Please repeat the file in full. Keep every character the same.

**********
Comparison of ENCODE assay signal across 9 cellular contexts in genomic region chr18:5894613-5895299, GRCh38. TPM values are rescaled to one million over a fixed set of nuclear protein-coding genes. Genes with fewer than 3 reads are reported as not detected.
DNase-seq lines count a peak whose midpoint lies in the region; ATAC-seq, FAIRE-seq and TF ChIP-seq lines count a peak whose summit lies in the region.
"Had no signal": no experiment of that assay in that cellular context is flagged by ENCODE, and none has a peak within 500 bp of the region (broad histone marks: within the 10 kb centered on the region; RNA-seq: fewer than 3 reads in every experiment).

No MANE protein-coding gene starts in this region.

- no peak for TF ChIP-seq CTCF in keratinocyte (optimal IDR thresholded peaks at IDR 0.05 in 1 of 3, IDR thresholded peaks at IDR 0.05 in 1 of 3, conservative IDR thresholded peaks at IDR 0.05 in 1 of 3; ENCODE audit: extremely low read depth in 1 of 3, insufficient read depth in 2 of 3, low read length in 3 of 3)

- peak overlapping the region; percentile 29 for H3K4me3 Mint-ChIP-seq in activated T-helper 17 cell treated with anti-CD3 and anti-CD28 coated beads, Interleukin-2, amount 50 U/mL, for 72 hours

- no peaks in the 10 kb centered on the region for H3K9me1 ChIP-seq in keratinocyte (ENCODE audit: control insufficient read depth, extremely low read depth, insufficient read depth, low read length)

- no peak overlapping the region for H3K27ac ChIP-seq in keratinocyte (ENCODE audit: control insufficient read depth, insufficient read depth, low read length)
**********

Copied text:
Comparison of ENCODE assay signal across 9 cellular contexts in genomic region chr18:5894613-5895299, GRCh38. TPM values are rescaled to one million over a fixed set of nuclear protein-coding genes. Genes with fewer than 3 reads are reported as not detected.
DNase-seq lines count a peak whose midpoint lies in the region; ATAC-seq, FAIRE-seq and TF ChIP-seq lines count a peak whose summit lies in the region.
"Had no signal": no experiment of that assay in that cellular context is flagged by ENCODE, and none has a peak within 500 bp of the region (broad histone marks: within the 10 kb centered on the region; RNA-seq: fewer than 3 reads in every experiment).

No MANE protein-coding gene starts in this region.

- no peak for TF ChIP-seq CTCF in keratinocyte (optimal IDR thresholded peaks at IDR 0.05 in 1 of 3, IDR thresholded peaks at IDR 0.05 in 1 of 3, conservative IDR thresholded peaks at IDR 0.05 in 1 of 3; ENCODE audit: extremely low read depth in 1 of 3, insufficient read depth in 2 of 3, low read length in 3 of 3)

- peak overlapping the region; percentile 29 for H3K4me3 Mint-ChIP-seq in activated T-helper 17 cell treated with anti-CD3 and anti-CD28 coated beads, Interleukin-2, amount 50 U/mL, for 72 hours

- no peaks in the 10 kb centered on the region for H3K9me1 ChIP-seq in keratinocyte (ENCODE audit: control insufficient read depth, extremely low read depth, insufficient read depth, low read length)

- no peak overlapping the region for H3K27ac ChIP-seq in keratinocyte (ENCODE audit: control insufficient read depth, insufficient read depth, low read length)